Bourke St tragedy bail laws face reform

Victoria could walk back its strict bail laws with pressure mounting over their unintended consequences for disadvantaged groups.

The state government has signalled it will consider bail-related legislative changes after coroner Simon McGregor releases findings next week into the death of Indigenous woman Veronica Nelson.

The 37-year-old died in her cell at the Dame Phyllis Frost Centre in January 2020, after being arrested three days earlier on suspicion of shoplifting and denied bail.

Mr McGregor will find Ms Nelson's death was preventable and she was treated cruelly and inhumanely, The Age newspaper reported on Tuesday.

Among his recommendations, Mr McGregor will call for reform to Victoria's bail laws.

The laws were strengthened after James Gargasoulas drove into a busy Bourke Street Mall in January 2017, killing six people and injuring dozens of others.Gargasoulas was on bail at the time of the attack.

The Victorian government needs to own up and fix its mistake, Victorian Aboriginal Legal Service chief executive Nerita Waight said.

"Next week the Coroners Court will hand down findings for the inquest into the passing of Veronica Nelson and I hope that is the catalyst we need to fix Victoria broken bail laws," she said.

Any findings and recommendations from the coroner will be considered by the Andrews government.

"Fundamentally, our bail laws need to protect the community without having a disproportionate or unintended impact on those accused of low-level offending who do not present a risk to community safety," a government spokesman said.

"We know that more needs to be done to address the over-representation of Aboriginal Victorians in the justice system."

Liberty Victoria's Sam Norton said the state got the balance wrong on bail laws after Bourke Street, allowing for repeat offenders to be held on remand for low-level crimes such as shoplifting under the reverse onus test.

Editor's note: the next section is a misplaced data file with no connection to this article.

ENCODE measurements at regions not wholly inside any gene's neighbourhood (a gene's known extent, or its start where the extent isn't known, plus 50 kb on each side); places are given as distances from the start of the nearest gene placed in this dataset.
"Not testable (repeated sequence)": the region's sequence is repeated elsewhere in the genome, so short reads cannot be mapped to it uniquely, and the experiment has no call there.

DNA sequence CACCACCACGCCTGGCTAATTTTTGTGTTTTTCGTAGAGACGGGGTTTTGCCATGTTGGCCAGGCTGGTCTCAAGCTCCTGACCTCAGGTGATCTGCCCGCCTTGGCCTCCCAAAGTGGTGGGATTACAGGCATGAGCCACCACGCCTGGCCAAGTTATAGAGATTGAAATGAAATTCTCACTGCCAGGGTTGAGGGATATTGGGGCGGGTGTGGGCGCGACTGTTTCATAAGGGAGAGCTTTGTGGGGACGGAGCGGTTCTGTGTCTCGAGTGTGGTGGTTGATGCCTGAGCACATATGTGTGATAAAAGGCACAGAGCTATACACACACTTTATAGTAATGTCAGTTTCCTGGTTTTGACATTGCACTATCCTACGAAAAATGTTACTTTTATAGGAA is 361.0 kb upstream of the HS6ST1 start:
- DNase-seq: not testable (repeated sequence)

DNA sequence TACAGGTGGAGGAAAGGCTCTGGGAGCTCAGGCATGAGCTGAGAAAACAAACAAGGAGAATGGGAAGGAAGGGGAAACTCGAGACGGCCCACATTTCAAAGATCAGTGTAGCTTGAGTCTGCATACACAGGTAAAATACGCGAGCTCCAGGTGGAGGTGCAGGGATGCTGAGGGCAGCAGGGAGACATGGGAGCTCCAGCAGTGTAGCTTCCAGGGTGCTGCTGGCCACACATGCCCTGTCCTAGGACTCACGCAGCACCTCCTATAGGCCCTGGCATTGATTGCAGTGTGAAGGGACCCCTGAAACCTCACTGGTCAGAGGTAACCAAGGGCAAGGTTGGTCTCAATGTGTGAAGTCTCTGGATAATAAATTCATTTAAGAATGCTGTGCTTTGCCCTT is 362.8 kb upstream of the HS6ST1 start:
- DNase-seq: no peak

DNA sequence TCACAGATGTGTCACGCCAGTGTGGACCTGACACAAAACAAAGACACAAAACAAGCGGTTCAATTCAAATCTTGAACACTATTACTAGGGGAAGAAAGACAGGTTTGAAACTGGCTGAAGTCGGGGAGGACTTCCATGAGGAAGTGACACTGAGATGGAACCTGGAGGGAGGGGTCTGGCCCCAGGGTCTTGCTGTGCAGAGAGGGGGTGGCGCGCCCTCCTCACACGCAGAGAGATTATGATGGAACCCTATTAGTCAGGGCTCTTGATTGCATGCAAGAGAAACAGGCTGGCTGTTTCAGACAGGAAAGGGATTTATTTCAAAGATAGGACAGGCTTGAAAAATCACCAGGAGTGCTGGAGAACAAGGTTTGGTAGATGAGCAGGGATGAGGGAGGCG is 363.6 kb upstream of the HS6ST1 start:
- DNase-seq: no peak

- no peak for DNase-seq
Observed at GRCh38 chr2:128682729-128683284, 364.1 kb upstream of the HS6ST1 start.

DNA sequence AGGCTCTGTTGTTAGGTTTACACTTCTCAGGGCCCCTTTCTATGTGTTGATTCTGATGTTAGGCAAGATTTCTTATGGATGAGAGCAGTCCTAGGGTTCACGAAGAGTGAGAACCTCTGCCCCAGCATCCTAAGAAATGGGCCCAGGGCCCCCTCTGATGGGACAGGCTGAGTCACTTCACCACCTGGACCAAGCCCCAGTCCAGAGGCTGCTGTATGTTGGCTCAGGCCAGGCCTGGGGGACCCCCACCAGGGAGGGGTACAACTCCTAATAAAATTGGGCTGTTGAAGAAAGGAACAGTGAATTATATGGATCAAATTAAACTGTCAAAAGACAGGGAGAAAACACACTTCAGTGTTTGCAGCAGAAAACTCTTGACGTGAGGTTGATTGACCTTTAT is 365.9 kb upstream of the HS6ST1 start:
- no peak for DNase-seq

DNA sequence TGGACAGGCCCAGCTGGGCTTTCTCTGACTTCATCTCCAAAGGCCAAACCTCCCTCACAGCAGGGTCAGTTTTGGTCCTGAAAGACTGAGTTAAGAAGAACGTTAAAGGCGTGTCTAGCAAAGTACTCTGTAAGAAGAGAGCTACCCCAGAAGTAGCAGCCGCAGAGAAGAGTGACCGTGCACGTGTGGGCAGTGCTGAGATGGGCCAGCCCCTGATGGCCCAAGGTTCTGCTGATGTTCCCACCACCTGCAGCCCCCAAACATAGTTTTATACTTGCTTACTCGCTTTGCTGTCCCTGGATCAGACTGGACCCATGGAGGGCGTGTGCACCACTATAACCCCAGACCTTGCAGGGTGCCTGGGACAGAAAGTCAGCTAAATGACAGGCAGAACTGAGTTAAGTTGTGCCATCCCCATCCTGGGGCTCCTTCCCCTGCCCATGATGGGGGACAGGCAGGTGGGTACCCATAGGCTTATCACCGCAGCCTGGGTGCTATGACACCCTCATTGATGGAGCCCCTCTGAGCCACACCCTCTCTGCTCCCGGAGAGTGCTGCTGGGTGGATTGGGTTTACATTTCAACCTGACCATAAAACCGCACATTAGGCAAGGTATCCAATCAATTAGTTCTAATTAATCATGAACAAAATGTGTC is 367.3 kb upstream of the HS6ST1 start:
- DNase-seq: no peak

"Engaging in law reform in response to utterly appalling acts of an individual is a dangerous business," he told AAP.

"Bad cases make bad law."

Since the Bail Act was amended in January 2018, Corrections Victoria figures show the proportion of unsentenced people in Victorian prisons has risen from 34.1 per cent to 40.8 per cent in December.

There were more unsentenced Aboriginal people in Victoria's prisons than those sentenced for eight of the first nine months of last year, according to Victorian Aboriginal Legal Service.

The inquest into Ms Nelson's death heard too many people charged with minor offences were being unnecessarily brought before Melbourne's Bail and Remand Court, having to demonstrate exceptional circumstances to be released.

"The Bail Act must be amended to ensure that only those who pose a specific and immediate risk to the physical safety of another person or pose a demonstrable flight risk can be denied bail," Law Institute of Victoria president Tania Wolff said.

Shadow Attorney-General Michael O'Brien said the Victorian opposition would consider any sensible reform proposals, as long as they did not put community safety at risk.

The Victorian Greens plan to introduce their own bill to parliament if Labor doesn't act first, criticising the major parties for their tough-on-crime stances.

First Peoples' Assembly of Victoria co-chair Marcus Stewart said the laws were a prime example of "political desires to look tough trumping the need for sensible policy settings".

"We need reform and we need it now," he said.